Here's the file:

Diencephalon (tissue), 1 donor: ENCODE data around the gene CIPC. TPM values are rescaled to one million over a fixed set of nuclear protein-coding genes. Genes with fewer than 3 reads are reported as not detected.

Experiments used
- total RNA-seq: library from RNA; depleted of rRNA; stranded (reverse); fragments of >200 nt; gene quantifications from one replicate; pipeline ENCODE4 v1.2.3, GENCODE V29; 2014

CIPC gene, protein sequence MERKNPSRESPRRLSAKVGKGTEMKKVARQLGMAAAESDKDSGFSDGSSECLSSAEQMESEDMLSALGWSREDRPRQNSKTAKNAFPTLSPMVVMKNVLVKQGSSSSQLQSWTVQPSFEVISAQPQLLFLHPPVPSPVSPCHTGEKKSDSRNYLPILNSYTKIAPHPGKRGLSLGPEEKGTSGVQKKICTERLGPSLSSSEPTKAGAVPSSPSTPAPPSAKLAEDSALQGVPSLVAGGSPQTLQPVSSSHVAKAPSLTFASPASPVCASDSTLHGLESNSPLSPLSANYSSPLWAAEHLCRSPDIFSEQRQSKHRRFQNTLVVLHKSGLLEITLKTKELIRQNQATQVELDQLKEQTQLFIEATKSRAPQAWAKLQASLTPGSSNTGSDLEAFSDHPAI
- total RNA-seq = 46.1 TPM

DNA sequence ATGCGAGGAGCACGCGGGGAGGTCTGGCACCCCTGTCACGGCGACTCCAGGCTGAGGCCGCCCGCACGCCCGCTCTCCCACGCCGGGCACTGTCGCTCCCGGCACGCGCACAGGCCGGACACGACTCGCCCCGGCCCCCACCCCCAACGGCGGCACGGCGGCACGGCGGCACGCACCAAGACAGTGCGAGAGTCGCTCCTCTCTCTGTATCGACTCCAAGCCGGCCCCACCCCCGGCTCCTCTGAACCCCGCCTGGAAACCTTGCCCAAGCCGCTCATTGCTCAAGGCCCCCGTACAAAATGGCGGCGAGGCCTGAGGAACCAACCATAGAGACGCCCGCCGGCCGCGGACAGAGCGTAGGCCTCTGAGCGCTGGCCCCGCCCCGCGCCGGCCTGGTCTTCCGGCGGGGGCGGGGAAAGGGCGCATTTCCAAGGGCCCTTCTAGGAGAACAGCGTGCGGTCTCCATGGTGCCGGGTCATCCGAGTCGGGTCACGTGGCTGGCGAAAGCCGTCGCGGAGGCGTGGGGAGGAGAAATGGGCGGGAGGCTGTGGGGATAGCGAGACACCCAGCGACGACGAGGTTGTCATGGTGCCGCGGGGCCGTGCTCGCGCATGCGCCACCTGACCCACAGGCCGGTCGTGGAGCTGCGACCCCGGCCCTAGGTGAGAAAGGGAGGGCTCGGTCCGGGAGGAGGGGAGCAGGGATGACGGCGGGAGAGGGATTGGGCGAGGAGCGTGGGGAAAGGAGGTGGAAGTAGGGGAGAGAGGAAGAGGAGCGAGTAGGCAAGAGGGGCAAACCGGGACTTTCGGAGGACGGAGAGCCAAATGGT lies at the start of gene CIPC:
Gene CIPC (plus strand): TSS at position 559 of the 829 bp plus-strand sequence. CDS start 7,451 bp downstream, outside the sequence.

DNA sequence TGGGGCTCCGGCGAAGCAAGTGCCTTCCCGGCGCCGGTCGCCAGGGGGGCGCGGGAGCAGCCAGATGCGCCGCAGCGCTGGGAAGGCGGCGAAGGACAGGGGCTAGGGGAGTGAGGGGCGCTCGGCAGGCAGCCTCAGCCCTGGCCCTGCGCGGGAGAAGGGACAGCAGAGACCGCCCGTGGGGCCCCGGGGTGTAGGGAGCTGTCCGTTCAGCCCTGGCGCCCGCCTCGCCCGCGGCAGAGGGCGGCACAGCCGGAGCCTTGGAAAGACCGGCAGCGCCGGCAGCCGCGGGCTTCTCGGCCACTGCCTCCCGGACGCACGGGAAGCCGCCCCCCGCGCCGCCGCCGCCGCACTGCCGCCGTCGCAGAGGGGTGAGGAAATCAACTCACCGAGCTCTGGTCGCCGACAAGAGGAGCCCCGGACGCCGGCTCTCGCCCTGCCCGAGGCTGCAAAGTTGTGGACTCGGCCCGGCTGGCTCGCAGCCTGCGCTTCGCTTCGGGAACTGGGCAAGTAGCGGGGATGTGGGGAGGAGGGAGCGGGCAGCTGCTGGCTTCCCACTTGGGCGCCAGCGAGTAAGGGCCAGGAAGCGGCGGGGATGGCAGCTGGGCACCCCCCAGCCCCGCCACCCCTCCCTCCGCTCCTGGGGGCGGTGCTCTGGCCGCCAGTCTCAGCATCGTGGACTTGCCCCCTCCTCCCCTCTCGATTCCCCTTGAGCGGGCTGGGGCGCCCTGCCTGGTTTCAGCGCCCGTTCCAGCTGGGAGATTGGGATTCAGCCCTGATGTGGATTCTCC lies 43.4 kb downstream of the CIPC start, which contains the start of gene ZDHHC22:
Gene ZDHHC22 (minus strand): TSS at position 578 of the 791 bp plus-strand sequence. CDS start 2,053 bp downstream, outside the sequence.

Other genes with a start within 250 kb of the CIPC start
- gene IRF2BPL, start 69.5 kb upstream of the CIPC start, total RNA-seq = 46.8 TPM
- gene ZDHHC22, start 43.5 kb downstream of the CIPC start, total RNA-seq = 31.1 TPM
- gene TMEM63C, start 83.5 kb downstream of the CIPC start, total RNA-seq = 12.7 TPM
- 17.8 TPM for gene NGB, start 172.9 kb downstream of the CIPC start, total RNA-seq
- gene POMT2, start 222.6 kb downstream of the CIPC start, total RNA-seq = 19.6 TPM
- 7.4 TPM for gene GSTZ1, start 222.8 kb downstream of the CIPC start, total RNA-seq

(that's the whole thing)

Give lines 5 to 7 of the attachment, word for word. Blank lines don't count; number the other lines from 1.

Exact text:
- total RNA-seq = 46.1 TPM

DNA sequence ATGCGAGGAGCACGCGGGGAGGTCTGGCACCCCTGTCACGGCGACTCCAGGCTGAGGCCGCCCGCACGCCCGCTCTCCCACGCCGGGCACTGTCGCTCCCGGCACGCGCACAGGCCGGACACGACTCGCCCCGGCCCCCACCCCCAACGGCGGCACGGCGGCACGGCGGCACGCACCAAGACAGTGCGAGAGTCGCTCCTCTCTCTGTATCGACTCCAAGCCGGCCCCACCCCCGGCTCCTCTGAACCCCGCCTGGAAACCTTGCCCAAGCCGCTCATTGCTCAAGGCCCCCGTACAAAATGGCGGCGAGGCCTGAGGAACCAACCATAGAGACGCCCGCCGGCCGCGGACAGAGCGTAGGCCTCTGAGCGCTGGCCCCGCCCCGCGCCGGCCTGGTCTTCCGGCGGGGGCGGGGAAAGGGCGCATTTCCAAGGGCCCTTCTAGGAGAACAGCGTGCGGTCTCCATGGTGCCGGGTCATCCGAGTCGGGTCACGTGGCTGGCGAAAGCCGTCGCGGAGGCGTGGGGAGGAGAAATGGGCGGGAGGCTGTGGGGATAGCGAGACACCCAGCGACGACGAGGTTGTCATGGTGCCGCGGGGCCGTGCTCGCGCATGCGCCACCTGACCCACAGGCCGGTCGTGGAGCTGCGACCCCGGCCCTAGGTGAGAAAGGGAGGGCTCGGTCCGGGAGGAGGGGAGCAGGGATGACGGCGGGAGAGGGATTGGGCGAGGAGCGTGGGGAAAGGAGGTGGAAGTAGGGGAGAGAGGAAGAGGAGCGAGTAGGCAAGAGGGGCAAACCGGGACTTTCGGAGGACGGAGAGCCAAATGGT lies at the start of gene CIPC:
Gene CIPC (plus strand): TSS at position 559 of the 829 bp plus-strand sequence. CDS start 7,451 bp downstream, outside the sequence.